Fossil Fuel Investors Want to Know How Much They Could Lose to Climate ChangeU.S. investors worried about the value of their shares in fossil fuel companies want more information about climate change’s financial effects.
By Kieran Cooke / Climate News Network
SAN FRANCISCO — On one side are the big oil and gas companies. On the other is an increasingly vocal group of investors — both big and small — who are worried about the declining value of billions of dollars’ worth of shares they hold in these mighty conglomerates.
Investors in the oil majors, already stung by a tumble in the value of their holdings due to the global slump in oil prices, say the fossil fuel companies — in particular, Exxon, the most powerful in the world — are failing to disclose vital financial information.
That information primarily concerns “frozen assets” – fossil fuel reserves held by the oil companies that must remain in the ground if the world has any chance of combating the worst effects of climate change and meeting the targets set out at last year’s Paris climate conference.
Fossil fuel assets
Oil companies in Europe, including Norway’s Statoil and France’s Total, have been writing down — or revaluing downwards — the value of their fossil fuel assets to reflect increasing international concern about climate change and the likelihood of increased restrictions on their activities.
Exxon, which was recently accused of knowing about the impacts of global warming almost 40 years ago but failing to disclose the findings to the public, says it is impossible to predict the economic consequences for its operations of global warming.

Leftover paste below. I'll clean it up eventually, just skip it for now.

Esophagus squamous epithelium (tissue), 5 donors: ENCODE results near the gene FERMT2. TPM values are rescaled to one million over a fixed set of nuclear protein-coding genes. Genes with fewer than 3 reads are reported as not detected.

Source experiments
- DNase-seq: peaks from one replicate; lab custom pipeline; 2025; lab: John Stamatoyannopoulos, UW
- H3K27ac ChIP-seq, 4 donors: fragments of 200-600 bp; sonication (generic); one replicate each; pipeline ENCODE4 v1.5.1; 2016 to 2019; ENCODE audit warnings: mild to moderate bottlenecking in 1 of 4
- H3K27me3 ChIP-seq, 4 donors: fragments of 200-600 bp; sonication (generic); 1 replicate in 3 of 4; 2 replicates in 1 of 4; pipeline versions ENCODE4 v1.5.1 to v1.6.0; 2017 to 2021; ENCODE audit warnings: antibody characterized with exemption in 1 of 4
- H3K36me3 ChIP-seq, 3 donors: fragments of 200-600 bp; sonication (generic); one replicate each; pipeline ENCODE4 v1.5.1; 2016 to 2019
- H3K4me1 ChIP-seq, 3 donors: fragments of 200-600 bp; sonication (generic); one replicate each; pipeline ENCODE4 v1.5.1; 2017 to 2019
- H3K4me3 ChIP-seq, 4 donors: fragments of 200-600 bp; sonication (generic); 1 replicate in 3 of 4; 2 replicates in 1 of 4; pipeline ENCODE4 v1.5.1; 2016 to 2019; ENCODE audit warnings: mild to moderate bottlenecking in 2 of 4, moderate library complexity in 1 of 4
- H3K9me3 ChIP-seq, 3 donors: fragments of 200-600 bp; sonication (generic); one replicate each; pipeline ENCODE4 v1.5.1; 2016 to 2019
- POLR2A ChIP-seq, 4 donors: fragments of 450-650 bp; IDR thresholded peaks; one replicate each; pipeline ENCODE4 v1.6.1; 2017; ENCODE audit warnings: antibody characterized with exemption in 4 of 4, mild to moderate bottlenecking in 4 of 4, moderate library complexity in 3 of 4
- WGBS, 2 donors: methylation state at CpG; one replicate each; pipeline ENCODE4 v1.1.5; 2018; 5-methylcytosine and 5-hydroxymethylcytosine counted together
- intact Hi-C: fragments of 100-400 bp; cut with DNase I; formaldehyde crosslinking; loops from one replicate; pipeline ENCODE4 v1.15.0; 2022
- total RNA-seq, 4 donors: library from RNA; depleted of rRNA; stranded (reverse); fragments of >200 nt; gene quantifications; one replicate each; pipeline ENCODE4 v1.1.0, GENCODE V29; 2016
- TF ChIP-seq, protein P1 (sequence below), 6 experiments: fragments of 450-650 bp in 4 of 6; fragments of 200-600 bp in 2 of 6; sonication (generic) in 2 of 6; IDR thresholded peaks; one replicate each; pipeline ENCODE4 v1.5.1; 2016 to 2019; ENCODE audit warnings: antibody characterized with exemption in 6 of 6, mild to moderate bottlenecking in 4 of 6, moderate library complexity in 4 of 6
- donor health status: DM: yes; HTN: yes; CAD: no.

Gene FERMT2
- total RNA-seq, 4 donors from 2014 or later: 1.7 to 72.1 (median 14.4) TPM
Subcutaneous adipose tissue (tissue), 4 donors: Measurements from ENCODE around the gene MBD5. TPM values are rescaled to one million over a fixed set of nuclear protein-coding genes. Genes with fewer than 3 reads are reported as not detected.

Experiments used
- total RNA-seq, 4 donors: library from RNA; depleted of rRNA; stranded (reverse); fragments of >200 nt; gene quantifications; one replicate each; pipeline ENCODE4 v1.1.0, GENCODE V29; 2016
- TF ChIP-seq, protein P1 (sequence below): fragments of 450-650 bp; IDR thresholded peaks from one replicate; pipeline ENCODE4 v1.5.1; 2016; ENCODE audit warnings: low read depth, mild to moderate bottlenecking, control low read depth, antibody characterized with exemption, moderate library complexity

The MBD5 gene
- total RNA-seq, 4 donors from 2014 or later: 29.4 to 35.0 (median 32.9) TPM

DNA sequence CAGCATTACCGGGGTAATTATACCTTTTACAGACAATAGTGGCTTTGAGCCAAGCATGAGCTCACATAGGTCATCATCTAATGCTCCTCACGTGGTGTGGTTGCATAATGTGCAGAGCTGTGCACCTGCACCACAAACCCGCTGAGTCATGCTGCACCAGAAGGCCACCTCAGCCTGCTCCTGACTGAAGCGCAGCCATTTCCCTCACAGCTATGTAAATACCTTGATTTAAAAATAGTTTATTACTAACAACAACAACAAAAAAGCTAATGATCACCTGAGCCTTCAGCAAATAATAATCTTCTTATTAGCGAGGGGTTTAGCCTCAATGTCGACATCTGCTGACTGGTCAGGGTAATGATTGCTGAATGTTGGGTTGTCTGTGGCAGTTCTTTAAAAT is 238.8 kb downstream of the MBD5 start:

It’s a potential tipping point not just for Exxon,
but for the industry as a whole
The US government’s Security and Exchange Commission (SEC), which oversees financial regulations and seeks to protect the interests of investors, says companies such as Exxon must give their shareholders financial information on the risks to their operations posed by climate change.
Ceres, a not-for-profit organisation that promotes sustainability in the business sector, says that the SEC is insisting that the financial community take climate change seriously.
“It’s a potential tipping point not just for Exxon, but for the industry as a whole,” says Andrew Logan, director of Ceres’ oil and gas division.
Elsewhere, the Sustainability Accounting Standards Board — an independent group chaired by Michael Bloomberg, the former New York mayor — is seeking to put in place industry-wide standards for corporate disclosure of the risks posed by climate change.
But there are powerful forces backing Exxon and others who do not want to disclose financial information related to climate change.
Donald Trump, the Republican presidential candidate, has described climate change as “a hoax” and has said he will radically cut back on environmental regulations if he wins the race to the White House.
A substantial portion of the Republican party in the US Congress doubts the science of climate change.
Bill Posey, a Republican congressman for Florida, argues that it is not possible — or desirable — for Exxon and other companies to calculate the financial impact of climate change on their operations.
“These politically motivated and mandated disclosures are not about protecting investors,” Posey says. “They are about shaming companies, or at least attempting to shame companies, into adopting their agenda.
“It is a waste of resources for the companies, for their shareholders, and for the SEC.”
Kieran Cooke, a founding editor of Climate News Network, is a former foreign correspondent for the BBC and Financial Times. He now focuses on environmental issues.Wait, before you go…
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